The Dado Destreza Unit's Application for Recognition and the US Army Response - Batangas History, Culture and Folklore

The Dado Destreza Unit's Application for Recognition and the US Army Response


The Fil-American Guerrillas, Dado Destreza Unit was organized in Nasugbu in 1942 by one Sisenando “Dado” Destreza. Destreza would be captured and executed by the Japanese and command of the unit was allegedly assumed by the erstwhile executive officer, one Teodulo Botones. Although the unit carries the name “Fil-Americans,” it had no actual affiliation with the large guerrilla organization by that same name which was organized by Col. Hugh Straughn. In this page are transcriptions1 of the Dado Destreza Unit’s application for official recognition along with the United States Army’s subsequent response.
Guerrilla Files jpeg
[p. 1]

[Application for recognition.]

Southern Luzon Area
(Advised by Major CHARLES W. FOLSOM)
Hq., Nasugbu, Batangas

29 Jan 46





I have the honor to request that the “DADO DESTREZA UNIT” be recognized, on behalf of its members who served the underground movement since 1942, the organizer and leader SISENANDO DESTREZA and others who sacrificed their lives gloriously in pursuit of their ideals and for the cause of the country.

In the early days of the occupation, when most of the people were convinced by the collaborators, courageous DADO DESTREZA began his campaign to organize a force of all able-bodied Filipinos who were determined to fight and die for the sake of liberty. During those dark days, when the Filipinos feared much the Japanese soldiers and spies, it was hard to organize guerrillas. Yet, energetic DADO DESTREZA was able to enlist FOUR HUNDRED members who pledged to serve and [be] ready to suffer the consequences. He believed that aid from the United States would soon arrive with arms for the Filipinos, that was why he believed it to be our duty to organize a force and be prepared.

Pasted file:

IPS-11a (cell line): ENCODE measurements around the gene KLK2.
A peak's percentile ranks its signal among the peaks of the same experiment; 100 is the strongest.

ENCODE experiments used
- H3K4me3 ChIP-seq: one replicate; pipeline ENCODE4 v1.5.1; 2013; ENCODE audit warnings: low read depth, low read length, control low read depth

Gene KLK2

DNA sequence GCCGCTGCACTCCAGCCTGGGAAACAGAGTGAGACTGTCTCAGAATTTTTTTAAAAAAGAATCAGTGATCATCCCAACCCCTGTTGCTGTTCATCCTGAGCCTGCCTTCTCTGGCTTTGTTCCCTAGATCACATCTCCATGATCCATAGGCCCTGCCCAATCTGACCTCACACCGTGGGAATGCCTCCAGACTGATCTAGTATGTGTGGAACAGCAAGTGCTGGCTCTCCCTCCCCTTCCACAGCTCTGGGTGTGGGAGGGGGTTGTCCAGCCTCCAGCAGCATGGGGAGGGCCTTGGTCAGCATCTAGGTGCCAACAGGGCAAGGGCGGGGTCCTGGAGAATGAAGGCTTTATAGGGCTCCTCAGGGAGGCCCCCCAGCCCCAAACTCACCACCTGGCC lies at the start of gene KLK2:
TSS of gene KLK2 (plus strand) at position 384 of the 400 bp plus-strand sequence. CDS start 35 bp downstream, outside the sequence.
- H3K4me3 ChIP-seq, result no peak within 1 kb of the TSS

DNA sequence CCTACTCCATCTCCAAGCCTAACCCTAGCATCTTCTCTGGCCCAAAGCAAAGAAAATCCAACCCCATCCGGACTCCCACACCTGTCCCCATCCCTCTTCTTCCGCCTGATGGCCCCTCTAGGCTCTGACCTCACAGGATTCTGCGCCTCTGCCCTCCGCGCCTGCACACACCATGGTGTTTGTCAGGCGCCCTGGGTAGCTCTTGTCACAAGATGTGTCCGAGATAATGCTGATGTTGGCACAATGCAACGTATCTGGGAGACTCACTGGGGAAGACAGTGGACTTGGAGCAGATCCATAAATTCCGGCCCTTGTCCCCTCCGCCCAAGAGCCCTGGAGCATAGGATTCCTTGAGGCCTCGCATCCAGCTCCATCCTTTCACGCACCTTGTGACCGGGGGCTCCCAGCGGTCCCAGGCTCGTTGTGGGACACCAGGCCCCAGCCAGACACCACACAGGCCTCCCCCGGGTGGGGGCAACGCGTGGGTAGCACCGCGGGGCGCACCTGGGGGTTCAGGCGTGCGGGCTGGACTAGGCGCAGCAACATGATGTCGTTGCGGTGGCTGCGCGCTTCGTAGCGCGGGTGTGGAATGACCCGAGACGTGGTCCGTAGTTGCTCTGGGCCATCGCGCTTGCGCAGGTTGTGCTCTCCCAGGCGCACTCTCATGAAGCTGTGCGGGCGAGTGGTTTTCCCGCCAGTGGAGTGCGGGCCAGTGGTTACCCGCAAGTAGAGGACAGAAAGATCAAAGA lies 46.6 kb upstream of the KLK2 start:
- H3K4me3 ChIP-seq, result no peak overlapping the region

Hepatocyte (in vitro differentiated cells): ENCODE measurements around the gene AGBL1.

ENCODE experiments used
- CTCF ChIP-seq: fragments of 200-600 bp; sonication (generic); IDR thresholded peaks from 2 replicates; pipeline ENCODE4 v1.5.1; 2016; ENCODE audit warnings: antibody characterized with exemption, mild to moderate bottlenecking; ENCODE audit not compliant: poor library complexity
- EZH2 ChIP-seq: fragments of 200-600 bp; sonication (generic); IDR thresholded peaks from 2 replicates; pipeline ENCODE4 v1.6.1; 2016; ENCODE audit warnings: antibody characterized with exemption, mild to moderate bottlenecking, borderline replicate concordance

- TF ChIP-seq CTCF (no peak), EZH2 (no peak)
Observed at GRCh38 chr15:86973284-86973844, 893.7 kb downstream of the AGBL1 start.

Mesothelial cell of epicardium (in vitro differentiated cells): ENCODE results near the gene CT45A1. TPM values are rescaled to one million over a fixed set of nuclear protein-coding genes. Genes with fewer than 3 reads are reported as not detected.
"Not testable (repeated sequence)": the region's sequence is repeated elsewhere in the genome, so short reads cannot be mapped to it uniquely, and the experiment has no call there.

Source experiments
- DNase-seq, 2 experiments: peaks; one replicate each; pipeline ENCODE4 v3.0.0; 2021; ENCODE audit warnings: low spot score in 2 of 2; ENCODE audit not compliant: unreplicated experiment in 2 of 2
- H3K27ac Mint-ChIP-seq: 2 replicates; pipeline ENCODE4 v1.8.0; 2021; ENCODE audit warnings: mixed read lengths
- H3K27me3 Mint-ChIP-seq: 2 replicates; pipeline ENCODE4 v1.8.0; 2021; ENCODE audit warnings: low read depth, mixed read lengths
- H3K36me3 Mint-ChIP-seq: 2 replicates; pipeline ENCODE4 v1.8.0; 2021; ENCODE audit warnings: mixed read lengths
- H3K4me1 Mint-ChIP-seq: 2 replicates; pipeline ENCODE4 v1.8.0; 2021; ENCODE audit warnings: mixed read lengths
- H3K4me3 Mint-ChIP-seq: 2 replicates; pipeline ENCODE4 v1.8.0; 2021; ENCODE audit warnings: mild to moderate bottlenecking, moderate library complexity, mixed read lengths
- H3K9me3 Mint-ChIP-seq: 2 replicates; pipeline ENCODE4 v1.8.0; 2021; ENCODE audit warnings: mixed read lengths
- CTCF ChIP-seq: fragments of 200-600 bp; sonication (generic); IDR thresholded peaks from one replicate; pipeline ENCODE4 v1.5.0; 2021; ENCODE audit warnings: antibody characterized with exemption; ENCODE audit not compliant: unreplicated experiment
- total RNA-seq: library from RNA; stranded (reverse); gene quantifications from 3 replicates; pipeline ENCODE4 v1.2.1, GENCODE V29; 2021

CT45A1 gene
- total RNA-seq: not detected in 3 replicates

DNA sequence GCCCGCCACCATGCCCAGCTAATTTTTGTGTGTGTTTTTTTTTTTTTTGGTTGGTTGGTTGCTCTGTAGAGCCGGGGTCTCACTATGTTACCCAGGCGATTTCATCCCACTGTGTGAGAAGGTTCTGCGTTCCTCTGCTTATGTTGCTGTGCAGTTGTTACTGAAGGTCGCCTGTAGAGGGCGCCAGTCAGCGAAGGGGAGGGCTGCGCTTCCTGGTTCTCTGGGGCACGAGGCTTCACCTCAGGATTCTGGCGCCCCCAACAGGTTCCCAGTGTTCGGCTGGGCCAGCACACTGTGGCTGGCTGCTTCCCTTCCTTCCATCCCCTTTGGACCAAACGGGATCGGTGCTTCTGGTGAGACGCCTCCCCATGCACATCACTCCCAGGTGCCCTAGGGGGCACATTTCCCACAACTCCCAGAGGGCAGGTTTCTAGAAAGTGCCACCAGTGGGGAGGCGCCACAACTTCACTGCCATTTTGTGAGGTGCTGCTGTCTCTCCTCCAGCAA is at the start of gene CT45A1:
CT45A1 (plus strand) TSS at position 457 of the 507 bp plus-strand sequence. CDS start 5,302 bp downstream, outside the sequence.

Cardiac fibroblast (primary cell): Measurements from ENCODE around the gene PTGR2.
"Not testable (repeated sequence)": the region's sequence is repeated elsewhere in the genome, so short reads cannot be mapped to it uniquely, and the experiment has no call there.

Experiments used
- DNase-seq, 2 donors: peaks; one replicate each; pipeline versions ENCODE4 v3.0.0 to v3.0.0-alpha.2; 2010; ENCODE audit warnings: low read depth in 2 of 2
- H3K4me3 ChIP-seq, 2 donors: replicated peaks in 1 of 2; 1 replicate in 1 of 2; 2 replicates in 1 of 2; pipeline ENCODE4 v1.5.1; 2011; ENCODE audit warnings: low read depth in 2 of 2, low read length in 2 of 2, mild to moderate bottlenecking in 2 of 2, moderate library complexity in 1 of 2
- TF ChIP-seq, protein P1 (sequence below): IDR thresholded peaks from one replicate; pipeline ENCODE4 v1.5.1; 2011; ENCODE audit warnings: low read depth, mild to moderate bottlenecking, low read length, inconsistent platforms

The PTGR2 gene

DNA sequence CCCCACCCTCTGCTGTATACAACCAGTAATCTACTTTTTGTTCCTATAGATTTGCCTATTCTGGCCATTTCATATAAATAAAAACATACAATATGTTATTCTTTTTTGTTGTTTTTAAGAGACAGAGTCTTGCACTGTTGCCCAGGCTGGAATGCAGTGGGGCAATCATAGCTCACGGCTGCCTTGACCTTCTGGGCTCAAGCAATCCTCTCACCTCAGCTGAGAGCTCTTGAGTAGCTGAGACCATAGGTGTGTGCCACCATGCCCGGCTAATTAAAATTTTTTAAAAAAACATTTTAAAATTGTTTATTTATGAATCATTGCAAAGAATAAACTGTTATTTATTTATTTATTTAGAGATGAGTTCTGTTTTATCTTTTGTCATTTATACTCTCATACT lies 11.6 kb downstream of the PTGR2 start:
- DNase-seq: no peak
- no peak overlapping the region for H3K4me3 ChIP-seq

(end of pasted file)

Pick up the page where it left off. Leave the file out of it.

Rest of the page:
DADO DESTREZA’s ambition was fulfilled. His principles were carried [out] and executed. But, in November 1943, when our unit became popular in western Batangas, when our activities were highly esteemed by the people, DADO DESTREZA, our leader, was betrayed by his countrymen. On that day, the 14th of November 1943, the Japanese recorded “THREE GUERRILLAS WERE KILLED IN THE TOWN OF NASUGBU” by their Police and Special Police Force.

On November 14, 1945, a Requiem Mass was held in the local church for the eternal repose of our three companions. Wreaths were laid as the priest blessed their graves. Standing on the grave of DADO DESTREZA, I delivered a short talk on their behalf. After the commemoration, our men made a clamor for a brotherhood to perpetuate the organization founded by our beloved leader DADO DESTREZA.